A member of my project team needs to add source code comments to many of his ASP.NET projects to provide better documentation. Some members of the project team recommend that we conduct thorough regression testing if we add any source code comments since there is a remote chance that some of the source code might inadvertently get commented out and cause a change in behavior of the program. We would also then be required to put the application through a management of change procedure and redeploy to our production server.

It seems to me that we should be able to add the the source code comments, recompile the source code, and use something like an md5 (or sha1) hash (using something like fciv) to compare the before and after DLLs to confirm that the source code comments did not impact the compiled version. Testing this concept with a simple console application, I see that the problem is that the hash of the binaries will change if the version of the DLL increments. If I could remove the manifest from the binaries, perhaps I could then conduct an apples to apples comparison of the binaries.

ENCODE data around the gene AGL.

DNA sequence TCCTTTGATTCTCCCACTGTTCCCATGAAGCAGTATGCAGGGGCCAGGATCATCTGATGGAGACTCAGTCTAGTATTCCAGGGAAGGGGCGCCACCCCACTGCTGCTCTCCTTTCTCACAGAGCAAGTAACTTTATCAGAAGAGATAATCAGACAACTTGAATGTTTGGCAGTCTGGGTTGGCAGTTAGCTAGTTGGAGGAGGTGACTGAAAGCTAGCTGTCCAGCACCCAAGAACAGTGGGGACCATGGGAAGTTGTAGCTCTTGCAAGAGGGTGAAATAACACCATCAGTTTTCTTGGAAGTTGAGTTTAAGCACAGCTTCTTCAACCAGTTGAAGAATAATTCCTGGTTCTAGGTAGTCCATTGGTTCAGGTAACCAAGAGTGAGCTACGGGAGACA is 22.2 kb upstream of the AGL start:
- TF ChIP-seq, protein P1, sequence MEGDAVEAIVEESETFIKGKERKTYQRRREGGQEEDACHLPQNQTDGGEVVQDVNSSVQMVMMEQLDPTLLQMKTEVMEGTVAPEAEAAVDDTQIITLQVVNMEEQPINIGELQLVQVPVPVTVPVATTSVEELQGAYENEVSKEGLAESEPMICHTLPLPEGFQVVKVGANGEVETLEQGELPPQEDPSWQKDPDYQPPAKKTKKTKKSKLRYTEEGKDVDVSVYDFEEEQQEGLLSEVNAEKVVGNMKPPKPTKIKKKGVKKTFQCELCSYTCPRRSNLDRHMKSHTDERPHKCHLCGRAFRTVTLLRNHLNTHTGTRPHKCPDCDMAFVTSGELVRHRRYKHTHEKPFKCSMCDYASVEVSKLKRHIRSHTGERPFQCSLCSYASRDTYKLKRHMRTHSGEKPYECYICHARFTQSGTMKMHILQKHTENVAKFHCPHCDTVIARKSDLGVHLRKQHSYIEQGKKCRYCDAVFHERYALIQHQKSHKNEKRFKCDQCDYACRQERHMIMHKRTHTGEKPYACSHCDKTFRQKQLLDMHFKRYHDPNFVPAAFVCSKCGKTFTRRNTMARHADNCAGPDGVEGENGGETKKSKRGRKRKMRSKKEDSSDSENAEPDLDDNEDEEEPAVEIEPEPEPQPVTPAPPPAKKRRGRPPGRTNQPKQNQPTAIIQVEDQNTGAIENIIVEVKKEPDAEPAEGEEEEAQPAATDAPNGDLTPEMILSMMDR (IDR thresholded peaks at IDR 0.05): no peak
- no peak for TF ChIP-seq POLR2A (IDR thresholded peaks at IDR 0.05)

As an additional challenge, these ASP.NET applications use the ASP.NET website compilation model where the code is compiled dynamically (presumably into %SystemRoot%\Microsoft.NET\Framework\version\Temporary ASP.NET Files folder) the first time the site is visited rather than the web application model where all of the project code is compiled into a single assembly in a bin folder.

Any ideas?

+3  A: 

hashing of assemblies doesn't work even if the version is made constant, after each compilation a unique guid embedded inside the assembly changes, this creates a different hash each time. Is it possible to change the application so that it is pre compiled?

There is a tool called bitdiffer that will compare assemblies and report any difference. As part of your integration testing you could run the tool against your new build and compare it to the build in production. this would ensure that only assemblies with code changes get released.

There is also a tool called ndepends that has an api for comparing assemblies. It's very cool!

Rohan West
+1  A: 

Rohan West's answer (thanks Rohan!) led me to the bitdiffer comments which provided the following solution:

  • Before adding code comments, re-create the code files from IL using Reflector and the Reflector.FileDisassembler add-in. This will generate a directory of source code files that contains the core source code only without comments.
  • Add code comments.
  • Create a second directory of generated source code files using Reflector and the Reflector.FileDisassembler add-in.
  • Use a differencing tool such as WinMerge to compare the before and after generated source code directories and confirm that the source code comment changes did not change the core code.
Dave Johnson